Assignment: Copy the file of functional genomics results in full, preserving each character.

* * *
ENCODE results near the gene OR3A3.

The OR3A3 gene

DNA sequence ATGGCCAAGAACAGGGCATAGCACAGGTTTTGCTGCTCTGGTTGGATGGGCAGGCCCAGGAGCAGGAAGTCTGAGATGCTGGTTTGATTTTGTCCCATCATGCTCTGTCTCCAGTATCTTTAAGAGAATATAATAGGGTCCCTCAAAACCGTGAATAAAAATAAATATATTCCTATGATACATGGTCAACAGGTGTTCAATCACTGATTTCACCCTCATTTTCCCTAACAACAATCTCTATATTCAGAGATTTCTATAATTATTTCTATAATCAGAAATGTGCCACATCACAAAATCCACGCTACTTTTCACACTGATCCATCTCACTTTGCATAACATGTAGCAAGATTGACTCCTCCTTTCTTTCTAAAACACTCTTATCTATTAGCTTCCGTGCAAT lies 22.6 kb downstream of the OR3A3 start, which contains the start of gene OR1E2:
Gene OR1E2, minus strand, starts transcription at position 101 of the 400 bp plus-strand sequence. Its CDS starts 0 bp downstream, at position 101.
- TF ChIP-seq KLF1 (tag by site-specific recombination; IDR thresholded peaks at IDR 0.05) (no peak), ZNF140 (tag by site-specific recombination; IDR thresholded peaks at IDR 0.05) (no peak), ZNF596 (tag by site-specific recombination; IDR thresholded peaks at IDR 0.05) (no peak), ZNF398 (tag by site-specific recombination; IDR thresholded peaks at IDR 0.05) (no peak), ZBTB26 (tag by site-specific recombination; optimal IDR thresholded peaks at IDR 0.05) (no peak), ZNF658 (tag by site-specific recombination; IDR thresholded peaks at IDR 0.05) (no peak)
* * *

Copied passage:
ENCODE results near the gene OR3A3.

The OR3A3 gene

DNA sequence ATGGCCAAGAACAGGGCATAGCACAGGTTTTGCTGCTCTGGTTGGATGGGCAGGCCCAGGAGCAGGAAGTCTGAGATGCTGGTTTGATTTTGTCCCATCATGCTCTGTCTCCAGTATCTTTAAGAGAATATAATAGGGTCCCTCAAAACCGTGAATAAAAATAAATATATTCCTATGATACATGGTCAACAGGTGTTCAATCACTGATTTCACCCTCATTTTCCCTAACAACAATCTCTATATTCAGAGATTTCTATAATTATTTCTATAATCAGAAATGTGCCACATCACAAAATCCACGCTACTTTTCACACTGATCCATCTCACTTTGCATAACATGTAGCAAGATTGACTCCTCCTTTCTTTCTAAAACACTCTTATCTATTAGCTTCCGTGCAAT lies 22.6 kb downstream of the OR3A3 start, which contains the start of gene OR1E2:
Gene OR1E2, minus strand, starts transcription at position 101 of the 400 bp plus-strand sequence. Its CDS starts 0 bp downstream, at position 101.
- TF ChIP-seq KLF1 (tag by site-specific recombination; IDR thresholded peaks at IDR 0.05) (no peak), ZNF140 (tag by site-specific recombination; IDR thresholded peaks at IDR 0.05) (no peak), ZNF596 (tag by site-specific recombination; IDR thresholded peaks at IDR 0.05) (no peak), ZNF398 (tag by site-specific recombination; IDR thresholded peaks at IDR 0.05) (no peak), ZBTB26 (tag by site-specific recombination; optimal IDR thresholded peaks at IDR 0.05) (no peak), ZNF658 (tag by site-specific recombination; IDR thresholded peaks at IDR 0.05) (no peak)